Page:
In the foreground, is the bust of Herakles crowned with ivy and covered by leonte on his shoulders. Omphale standing behind Herakles. Both are facing left.
Omphale was a queen of Greek mythology, but Omphale was not a queen of Greece.
Omphale comes to the fore in Greek mythology when she buys Heracles as a slave for three silver talents, a not insignificant sum of money.
Heracles had killed Iphitus (an Oechalian prince and one of the Argonauts) in a fit of madness, and when Hippocoon (a Spartan king) refused to cleanse him of this crime, Heracles went to an Oracle, who told him he must be sold as a slave, and the fee paid in recompense to the father of Iphitus, Eurytus.
Now being a slave would be a humiliation for Heracles, but it was made worse by being a slave to a woman, and a barbarian woman at that, for Lydia was considered a barbarous nation.
During this period of servitude, which was said to last three years, Heracles undertook minor labours, in a similar way to his period of servitude to Eurystheus.
Further humiliation was also said to have been placed upon Heracles by the fact that some writers have Omphale and Heracles swapping clothes; with Heracles having to undertake chores in feminine attire.
Mistress and slave though would become lovers, and Omphale would become the second wife of Heracles. In the post wedding celebrations Heracles was almost raped by the god Pan, for the god mistook Heracles for Omphale.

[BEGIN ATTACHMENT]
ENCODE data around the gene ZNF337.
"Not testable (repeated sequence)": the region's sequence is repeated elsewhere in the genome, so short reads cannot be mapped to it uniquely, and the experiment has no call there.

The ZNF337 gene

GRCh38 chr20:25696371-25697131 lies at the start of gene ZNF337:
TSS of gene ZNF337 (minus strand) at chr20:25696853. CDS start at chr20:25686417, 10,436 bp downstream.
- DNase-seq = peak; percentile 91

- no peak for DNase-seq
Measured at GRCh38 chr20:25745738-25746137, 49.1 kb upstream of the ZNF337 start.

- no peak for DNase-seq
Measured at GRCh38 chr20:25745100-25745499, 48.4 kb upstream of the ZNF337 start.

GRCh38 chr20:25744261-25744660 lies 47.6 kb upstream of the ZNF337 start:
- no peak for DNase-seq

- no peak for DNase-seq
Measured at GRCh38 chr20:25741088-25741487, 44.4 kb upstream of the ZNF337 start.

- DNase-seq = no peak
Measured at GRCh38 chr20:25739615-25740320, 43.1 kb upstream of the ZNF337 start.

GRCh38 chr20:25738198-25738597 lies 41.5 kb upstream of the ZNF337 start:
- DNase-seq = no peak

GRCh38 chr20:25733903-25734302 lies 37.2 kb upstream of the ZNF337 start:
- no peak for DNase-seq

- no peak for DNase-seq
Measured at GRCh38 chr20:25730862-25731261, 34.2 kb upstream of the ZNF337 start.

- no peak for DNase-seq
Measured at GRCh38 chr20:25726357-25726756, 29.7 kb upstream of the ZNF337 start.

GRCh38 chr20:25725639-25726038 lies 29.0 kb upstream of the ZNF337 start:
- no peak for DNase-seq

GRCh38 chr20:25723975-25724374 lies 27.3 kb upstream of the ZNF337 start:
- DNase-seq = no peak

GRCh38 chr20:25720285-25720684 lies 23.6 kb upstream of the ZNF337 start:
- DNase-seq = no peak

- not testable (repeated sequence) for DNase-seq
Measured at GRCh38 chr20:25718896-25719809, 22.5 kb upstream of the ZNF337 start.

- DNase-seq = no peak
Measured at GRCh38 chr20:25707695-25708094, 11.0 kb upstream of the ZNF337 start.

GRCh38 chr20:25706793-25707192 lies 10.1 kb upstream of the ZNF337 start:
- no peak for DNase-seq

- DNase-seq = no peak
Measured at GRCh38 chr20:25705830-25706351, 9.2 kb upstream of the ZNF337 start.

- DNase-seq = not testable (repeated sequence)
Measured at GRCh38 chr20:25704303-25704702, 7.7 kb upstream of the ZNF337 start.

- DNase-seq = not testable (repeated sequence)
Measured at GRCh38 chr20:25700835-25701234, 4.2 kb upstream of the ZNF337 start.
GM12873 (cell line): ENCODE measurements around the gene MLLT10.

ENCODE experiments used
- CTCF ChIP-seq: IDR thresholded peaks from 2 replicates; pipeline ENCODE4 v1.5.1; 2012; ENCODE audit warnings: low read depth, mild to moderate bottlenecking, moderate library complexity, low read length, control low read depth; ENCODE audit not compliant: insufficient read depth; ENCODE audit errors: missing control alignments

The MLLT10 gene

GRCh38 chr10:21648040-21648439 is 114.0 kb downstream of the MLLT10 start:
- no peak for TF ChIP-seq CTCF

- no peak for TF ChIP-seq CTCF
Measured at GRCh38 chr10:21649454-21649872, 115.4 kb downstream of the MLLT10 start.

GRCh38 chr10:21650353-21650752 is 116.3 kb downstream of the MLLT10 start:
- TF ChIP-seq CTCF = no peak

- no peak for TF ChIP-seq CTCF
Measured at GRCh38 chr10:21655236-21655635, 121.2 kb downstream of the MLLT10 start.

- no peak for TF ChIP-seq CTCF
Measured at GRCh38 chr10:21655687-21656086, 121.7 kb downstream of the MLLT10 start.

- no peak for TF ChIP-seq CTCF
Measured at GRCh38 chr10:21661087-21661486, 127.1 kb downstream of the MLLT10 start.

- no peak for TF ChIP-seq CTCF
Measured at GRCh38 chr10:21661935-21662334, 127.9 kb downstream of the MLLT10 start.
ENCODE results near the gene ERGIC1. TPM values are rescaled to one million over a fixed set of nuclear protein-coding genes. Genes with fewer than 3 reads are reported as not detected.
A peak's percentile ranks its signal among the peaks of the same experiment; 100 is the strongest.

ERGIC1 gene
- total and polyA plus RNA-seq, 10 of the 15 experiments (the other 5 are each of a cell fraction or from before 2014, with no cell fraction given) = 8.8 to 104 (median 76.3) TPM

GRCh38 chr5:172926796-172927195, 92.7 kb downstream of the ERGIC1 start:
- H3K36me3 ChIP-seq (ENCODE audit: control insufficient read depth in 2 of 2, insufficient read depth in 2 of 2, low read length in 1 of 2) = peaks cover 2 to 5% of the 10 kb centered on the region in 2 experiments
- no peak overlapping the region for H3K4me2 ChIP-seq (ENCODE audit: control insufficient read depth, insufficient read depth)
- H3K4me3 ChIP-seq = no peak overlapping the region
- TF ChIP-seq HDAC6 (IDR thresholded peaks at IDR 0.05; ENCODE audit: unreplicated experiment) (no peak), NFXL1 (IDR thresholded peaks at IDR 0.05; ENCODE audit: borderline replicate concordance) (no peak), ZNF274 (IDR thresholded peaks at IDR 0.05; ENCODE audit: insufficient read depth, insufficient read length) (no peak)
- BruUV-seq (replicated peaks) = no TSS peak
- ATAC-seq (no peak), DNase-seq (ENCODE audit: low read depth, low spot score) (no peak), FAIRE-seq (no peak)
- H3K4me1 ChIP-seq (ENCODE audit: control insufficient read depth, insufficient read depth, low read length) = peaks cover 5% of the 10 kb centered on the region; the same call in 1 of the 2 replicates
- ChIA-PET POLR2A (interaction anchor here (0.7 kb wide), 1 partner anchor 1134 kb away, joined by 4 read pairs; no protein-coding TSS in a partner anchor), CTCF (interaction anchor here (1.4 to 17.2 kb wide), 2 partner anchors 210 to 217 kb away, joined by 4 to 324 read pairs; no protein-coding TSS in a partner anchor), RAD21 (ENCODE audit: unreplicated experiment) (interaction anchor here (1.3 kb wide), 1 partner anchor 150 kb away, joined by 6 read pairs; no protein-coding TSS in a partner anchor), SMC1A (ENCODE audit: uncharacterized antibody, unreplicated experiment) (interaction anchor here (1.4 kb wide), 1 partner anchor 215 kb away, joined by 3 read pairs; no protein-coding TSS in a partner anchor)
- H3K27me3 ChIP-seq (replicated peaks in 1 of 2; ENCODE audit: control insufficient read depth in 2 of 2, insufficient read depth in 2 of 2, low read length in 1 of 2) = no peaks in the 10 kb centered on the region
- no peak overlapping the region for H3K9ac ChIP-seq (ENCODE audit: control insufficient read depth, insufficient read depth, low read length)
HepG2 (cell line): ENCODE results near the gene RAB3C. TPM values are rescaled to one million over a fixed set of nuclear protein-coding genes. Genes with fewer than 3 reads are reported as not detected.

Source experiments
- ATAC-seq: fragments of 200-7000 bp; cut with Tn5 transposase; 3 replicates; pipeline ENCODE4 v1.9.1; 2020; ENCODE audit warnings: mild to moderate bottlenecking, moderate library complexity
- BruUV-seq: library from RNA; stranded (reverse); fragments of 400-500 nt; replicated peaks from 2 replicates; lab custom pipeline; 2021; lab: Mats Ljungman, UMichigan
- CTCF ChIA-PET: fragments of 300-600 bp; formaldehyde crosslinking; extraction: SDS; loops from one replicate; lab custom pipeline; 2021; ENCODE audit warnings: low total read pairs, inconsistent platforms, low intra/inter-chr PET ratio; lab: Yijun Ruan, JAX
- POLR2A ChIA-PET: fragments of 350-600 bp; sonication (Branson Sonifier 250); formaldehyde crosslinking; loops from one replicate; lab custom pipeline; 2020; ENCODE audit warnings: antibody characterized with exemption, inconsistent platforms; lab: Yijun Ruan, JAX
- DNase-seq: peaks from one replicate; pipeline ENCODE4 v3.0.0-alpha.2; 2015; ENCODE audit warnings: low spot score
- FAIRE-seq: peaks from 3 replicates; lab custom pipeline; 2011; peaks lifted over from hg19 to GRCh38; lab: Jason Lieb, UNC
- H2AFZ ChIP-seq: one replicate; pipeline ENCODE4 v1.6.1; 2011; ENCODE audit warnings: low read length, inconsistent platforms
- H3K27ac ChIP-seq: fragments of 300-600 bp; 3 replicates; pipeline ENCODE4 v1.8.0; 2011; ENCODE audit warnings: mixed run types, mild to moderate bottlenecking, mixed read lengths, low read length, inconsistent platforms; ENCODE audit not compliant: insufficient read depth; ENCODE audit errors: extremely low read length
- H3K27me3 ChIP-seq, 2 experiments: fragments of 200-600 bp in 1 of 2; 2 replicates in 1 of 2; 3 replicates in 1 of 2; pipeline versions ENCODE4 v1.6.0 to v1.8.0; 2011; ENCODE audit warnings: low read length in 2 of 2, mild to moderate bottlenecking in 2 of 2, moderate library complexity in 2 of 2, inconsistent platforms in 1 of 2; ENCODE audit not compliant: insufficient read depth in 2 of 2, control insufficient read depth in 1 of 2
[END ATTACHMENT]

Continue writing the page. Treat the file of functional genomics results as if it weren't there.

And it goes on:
Omphale would become mother to at least two sons of Heracles.
The impression is very intense blue glass, covered with a thin gilding, and to be considered ancient and taken from the original; also perfectly appears the raised border which very closely surrounds the two busts (“around the same blue layer”).
Both on the reverse and on the recto of the impression are visible signs of ancient wear and patina deposits.
The very fine Roman cameo in onyx, from which this cast impression was formerly drawn, belongs to the Medicea collection of Florence (inv. N. 14498) and was already described in the inventories in 1736 (table XXVIII, 10), and later in 1786 under the n. 1455 as “Onice. Due teste sovrapposte rappresentanti Ercole coronato d’Ellera e Onfale”.
In 1799 was the cameo described as “Onyx. Two busts jugati, one of Hercules bearded with the crown of ellera and the skin of lion on the shoulders, the other of Omphale.
The stone is highly valuable for the subtlety of the execution and for the different layers that compose it, since the beard, the hair, the crown and the skin of Hercules are in a sardonic colour that is a little different from the bottom, the remainder of a white tending to blue “.
The cameo is also reproduced in Zannoni (Cammei and Intagli, s. V, table 43, 4) and is present in the repertoire of plaster cast impressions Cades (III A, n. 63) and of the Barsanti factory.
For further information: Antonio Giuliano, I Cammei from the Medici Collection of the Archaeological Museum of Florence, p. 189 n. 81. 1st-2nd century AD.
CONDITION: In an excellent condition.